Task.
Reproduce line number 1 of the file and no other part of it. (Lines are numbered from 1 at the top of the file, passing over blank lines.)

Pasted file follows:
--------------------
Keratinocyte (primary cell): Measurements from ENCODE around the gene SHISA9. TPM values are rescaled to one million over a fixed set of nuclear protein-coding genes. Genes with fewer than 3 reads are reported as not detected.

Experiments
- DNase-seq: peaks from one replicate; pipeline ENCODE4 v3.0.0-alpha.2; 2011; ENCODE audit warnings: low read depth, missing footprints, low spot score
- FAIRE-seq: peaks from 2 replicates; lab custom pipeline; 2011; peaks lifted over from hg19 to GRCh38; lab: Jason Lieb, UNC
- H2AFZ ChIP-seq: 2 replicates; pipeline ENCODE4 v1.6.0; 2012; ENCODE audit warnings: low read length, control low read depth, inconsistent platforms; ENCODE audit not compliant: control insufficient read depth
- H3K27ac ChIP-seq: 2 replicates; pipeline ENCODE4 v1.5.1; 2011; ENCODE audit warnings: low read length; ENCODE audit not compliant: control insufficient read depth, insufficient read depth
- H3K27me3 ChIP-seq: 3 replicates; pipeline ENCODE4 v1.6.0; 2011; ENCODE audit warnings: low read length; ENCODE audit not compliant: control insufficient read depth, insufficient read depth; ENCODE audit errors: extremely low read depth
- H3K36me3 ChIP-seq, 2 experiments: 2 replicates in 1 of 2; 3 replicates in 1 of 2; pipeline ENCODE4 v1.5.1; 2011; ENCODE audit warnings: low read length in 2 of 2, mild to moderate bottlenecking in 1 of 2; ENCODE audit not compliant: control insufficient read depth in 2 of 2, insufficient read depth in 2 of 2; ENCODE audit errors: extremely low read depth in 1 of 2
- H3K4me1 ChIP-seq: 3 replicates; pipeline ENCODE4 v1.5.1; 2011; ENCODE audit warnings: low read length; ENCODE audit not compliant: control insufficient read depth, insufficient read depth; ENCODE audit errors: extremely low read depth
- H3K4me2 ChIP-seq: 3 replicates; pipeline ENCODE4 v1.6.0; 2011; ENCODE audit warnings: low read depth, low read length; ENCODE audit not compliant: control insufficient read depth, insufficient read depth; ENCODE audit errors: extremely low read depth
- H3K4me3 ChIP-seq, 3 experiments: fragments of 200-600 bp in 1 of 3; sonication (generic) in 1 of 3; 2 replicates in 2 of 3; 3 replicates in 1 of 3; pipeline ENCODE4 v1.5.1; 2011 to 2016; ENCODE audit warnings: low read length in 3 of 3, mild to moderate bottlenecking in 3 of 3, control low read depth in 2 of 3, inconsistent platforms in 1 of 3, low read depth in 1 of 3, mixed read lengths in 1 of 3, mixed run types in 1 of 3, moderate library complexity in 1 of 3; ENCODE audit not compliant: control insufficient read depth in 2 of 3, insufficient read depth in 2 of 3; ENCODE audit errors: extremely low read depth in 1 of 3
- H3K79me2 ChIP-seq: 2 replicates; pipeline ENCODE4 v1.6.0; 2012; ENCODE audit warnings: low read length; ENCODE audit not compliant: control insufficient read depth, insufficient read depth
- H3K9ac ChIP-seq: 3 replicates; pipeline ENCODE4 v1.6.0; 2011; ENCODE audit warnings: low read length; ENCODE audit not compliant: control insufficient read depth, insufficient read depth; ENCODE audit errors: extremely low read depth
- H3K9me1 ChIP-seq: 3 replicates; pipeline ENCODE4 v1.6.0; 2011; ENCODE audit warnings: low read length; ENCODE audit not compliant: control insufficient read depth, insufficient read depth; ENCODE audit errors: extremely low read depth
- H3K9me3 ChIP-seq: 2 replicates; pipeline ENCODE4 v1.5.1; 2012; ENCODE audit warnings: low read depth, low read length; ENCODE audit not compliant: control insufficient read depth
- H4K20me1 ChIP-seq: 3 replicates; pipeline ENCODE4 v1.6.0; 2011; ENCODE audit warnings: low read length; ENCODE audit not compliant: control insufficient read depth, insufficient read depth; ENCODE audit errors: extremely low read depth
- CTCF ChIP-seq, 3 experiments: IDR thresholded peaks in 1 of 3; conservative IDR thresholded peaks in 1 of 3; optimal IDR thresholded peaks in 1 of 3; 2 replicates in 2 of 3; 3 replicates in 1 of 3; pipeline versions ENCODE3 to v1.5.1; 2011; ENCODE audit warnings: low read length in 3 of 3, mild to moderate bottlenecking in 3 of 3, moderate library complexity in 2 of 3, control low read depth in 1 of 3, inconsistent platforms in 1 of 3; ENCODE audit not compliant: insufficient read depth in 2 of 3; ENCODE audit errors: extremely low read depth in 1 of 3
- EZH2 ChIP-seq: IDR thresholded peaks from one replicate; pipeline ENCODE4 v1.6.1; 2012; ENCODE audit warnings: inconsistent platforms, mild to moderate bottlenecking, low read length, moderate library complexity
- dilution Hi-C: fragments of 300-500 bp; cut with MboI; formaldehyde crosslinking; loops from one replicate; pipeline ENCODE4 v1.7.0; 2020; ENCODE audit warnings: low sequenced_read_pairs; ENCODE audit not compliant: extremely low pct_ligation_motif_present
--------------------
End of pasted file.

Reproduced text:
Keratinocyte (primary cell): Measurements from ENCODE around the gene SHISA9. TPM values are rescaled to one million over a fixed set of nuclear protein-coding genes. Genes with fewer than 3 reads are reported as not detected.